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Discussion Starter · #1 ·
Hello all,

Please excuse the barrage of questions -

After yesterday successfully installing my first ever decoder in to my Farish Voyager with a 6 pin decoder, I decided today to try my luck with a Farish 66 and solder a decoder to the PCB inside.

At first I thought it was going to be the easiest thing in the world - I followed the instructions to the letter and prior to putting the body back on, the loco ran perfectly. However, in the process of putting the body back on I must have done something, as I no longer have control over lighting in one direction. The loco runs perfectly, but one set of lights (those connected through the yellow wire I believe) are always on, even if no lighting is turned on from my Powercab.

I've checked and double checked all my soldering, to the point where I've re-done it all, but the problem persists.

Any suggestions please?
 

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Hi James,

Glad you have got the install in all safe, have you tried pressing the headlight button several times on the cab to turn off the lights ? this can cure it.
Ask as many questions as you need to James ....... sure someone will have the answer.
 

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Discussion Starter · #3 ·
Hi Nick - that doesn't seem to do anything, it just repeatedly turns the other set of lights on and off. I'm at a loss, everything looks good to me.
 

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With Farish 66s I always put a piece of Plastikard under the PCB and am very careful to route the decoder wires between the PCB components on the way to the pads. If you get a wire on top of one of the black rectangular components on the centreline of the PCB the the roof will probably bear on this when the body is reapplied. And if there is no insulation under the PCB then this can push it down so one of the soldered areas underneath comes into contact with the live chassis. Does the problem go away when you take the body off again? Do you get an error when trying to programme the decoder with the body either off or on?

Otherwise all I can suggest is check very carefully with a magnifier that there is not a tiny connection between the yellow pad and the adjacent ones. Never had this problem but I imagine a short between the yellow wire and the adjacent black wire (which is also connected to one side of the chassis) could something like this to happen.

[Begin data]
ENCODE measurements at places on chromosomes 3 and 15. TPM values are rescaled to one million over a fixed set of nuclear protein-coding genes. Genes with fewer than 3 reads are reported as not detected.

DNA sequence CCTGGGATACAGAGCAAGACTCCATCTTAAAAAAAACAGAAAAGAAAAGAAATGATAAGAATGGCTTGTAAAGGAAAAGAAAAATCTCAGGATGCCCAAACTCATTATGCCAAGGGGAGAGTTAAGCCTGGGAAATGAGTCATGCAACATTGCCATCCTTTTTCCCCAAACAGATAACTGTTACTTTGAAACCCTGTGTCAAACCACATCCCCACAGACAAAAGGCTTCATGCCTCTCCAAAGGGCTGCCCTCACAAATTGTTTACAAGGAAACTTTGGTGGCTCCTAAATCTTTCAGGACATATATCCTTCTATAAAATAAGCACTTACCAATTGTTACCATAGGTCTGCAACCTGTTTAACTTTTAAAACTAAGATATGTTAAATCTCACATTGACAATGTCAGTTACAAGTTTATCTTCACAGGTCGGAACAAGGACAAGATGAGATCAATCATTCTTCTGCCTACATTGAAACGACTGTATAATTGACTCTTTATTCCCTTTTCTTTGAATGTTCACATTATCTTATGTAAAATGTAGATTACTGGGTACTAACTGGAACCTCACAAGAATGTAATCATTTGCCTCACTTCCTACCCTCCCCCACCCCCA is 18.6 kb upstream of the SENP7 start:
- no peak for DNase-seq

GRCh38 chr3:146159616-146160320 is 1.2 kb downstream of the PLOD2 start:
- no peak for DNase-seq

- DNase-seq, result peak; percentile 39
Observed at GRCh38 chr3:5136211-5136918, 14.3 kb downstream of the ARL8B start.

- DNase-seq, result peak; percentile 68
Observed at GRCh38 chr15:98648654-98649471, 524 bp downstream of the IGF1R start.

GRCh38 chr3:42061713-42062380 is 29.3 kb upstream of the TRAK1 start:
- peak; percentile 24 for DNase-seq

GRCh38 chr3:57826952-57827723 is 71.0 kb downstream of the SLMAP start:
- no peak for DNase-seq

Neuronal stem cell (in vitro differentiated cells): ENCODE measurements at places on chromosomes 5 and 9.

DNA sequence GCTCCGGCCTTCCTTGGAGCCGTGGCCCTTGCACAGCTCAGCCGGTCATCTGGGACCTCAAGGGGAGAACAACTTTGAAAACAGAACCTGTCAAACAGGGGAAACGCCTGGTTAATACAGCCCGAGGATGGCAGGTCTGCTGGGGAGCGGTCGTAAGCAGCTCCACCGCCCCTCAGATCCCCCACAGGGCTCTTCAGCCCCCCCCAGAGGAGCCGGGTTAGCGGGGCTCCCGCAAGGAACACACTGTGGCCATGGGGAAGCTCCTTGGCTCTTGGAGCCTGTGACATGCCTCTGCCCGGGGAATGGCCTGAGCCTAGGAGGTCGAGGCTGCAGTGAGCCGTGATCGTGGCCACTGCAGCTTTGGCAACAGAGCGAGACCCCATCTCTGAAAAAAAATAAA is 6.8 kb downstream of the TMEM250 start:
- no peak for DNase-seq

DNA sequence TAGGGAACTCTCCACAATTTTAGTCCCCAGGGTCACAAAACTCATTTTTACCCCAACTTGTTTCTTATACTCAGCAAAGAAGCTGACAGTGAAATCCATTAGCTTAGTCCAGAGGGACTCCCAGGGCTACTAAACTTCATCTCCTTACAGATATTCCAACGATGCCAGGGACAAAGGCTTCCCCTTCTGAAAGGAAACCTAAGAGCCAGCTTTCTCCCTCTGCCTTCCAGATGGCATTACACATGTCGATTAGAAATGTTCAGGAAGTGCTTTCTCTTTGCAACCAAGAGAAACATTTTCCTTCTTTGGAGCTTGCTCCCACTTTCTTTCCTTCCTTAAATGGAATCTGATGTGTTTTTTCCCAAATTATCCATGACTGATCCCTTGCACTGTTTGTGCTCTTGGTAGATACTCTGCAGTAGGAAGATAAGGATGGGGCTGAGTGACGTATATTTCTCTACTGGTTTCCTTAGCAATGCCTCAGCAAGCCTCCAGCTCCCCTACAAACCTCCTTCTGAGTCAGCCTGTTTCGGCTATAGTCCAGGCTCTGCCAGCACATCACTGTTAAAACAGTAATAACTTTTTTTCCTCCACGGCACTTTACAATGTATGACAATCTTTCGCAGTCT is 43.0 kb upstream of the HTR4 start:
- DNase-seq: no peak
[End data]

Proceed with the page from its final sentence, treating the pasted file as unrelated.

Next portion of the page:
Not directly relevant to this issue but you also need to put a bit of shrink wrap round the two motor terminals, as with time they can wear away the insulation on the chassis slots they pass through and if this happens it will probably fry the decoder.
 

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Discussion Starter · #5 ·
Thanks for your input Edwin. I've done everything that you've suggested but the problem persists - I'm starting to wonder if there's a fault on the decoder.

Luckily, this loco is my test loco (it was damaged when I got it from eBay) and so it's not too critical that it's working perfectly. It's about to be my guinea pig for fitting some DG couplings anyway.
 

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Hi James,
Have you set a new loco address for the 66 ? is so try a factory reset on the decoder ....... and try the loco on address 03 ......... shot in the dark but it might be worth a try.
 

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QUOTE (N Gauge James @ 8 Feb 2009, 15:48) <{POST_SNAPBACK}>Thanks for your input Edwin. I've done everything that you've suggested but the problem persists - I'm starting to wonder if there's a fault on the decoder.

Luckily, this loco is my test loco (it was damaged when I got it from eBay) and so it's not too critical that it's working perfectly. It's about to be my guinea pig for fitting some DG couplings anyway.

Could equally well be a fault in the loco PCB, that affects the lighting circuits only when used on DCC. To pin down the fault, try unsoldering the yellow wire from its pad and connecting a voltmeter between it and the blue wire (which you may need to unsolder as well). Power off the track when connecting the meter (croc clips probably best) and don't power up until you're sure that the meter wires aren't touching anything they shouldn't! If you get about 12 volts DC at the times when the lights should be lit, and zero volts at other times, then your decoder is probably OK. In this event it is possible to get rid of the PCB and hardwire the lights (via resistors) and wires direct to the decoder.
 
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